Many of us seek work-from-home employment or start our own business because we want more flexibility. We want the ability to work the hours we choose, be with our children when we want and take care of our personal and family needs while we work.
Is that realistic?
There are many scenarios that can upset this that we all seem to seek.
In many cases, women don’t just want to work; they need to work. Their families rely on their income to help support their needs and wants. When a woman decides that she wants to start her own business, this is sometimes hindered by the family’s needs. She may not be able to afford to quit her existing job to launch her venture. The family may not be able to simply absorb the start-up costs and the difference in pay that she may experience.
A lot of women entrepreneurs start their businesses while they continue to work either full or part-time. This can cause the business to get off the ground more slowly. It can also be overwhelming for the woman who decided to start the business because when in actuality it’s causing her to spend even less time with her family.
The workload can become unbearable. Women who are balancing a job, a business and a family tend to be even more stressed. They are pulled in even more directions and have a more difficult time balancing family with different work and business responsibilities. Even if you can transition completely to entrepreneurship and leave your old job behind, there can still be an enormous amount of work in starting and running your own business.
Many entrepreneurs put in hour after hour to ensure that everything is done. They don’t often have the extra cash flow to hire help and do a lot of the legwork themselves. This, too, can take time away from their families and personal interests.
Another common struggle for those who work from home seems to be separation. I think we struggle to carve out the time for work, versus the time for family, and they often are not clearly defined. They blur together, and when they are both happening at the same place.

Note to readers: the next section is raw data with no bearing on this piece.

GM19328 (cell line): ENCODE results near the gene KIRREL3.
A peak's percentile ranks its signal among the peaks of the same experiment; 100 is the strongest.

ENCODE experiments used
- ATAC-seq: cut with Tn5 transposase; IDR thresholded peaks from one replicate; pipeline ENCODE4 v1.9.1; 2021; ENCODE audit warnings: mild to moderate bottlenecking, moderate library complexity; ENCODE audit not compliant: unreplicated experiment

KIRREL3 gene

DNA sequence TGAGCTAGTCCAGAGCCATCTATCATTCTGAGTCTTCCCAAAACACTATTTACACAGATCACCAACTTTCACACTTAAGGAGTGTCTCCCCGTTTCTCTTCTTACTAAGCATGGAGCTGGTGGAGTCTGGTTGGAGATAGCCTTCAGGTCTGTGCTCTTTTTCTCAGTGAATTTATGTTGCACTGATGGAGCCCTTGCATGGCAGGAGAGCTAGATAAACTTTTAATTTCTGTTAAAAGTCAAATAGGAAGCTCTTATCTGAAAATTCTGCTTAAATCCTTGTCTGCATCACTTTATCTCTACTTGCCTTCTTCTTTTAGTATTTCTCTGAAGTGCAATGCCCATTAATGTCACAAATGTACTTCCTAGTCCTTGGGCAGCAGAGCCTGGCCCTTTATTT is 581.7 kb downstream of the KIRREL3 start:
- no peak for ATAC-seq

This can cause overworking and that tremendous workload that we talked about earlier. But, it can also cause a lack of work and a decrease in income like we also mentioned before.
So, what’s a woman to do? How can we have our cake and eat it too?
First, set realistic goals.
When you make the decision to work from home, about how much you will work, what the income expectations are (realistically) and how your children’s or family’s needs will be cared for while you’re working. Write it out in black and white. That doesn’t mean your plan can’t change, but it’s much easier to follow an outlined plan than one that doesn’t exist.
Second, don’t bite off more than you can chew.
Families and homes are demanding, as are jobs. We are not superheroes. Our workloads and expectations for ourselves cannot be completely out of whack, or we will be setting ourselves up for failure from the beginning. If you are transitioning from not working at all, start out slowly. If you are starting your own business, , and research the steps it will take to get you where you want to be. Again, take steps to get there, and get used to the water first, so to speak.
Third, have a designated work space and dedicated work times.
Don’t allow your work to bleed into your family time and vice versa. This can be very challenging, but do your best. Leave your phone, tablet, computer, etc. in your workspace. Visit it only when it’s planned work time. Have a plan for child care so that you are not repeatedly interrupted when it is work time. Do your absolute best to separate.
And, lastly, enjoy! It is a privilege and a benefit to be able to work from home. It isn’t always easy, but most things in life worth having are not. Organization and planning are your best defenses against an unhappy self-employment. How do you manage your work-from-home-life? We’d love to hear about it!
Dawn Berryman is the founder of MarketMommy.com and Market Mommy: The Blog, an online marketing resource for mom entrepreneurs. Market Mommy shows moms how and where to market their businesses. She holds a B.A. from Indiana University and has worked in the marketing/communications field for more than 11 years. She resides in rural Ohio with her husband and three children. For more information, please see .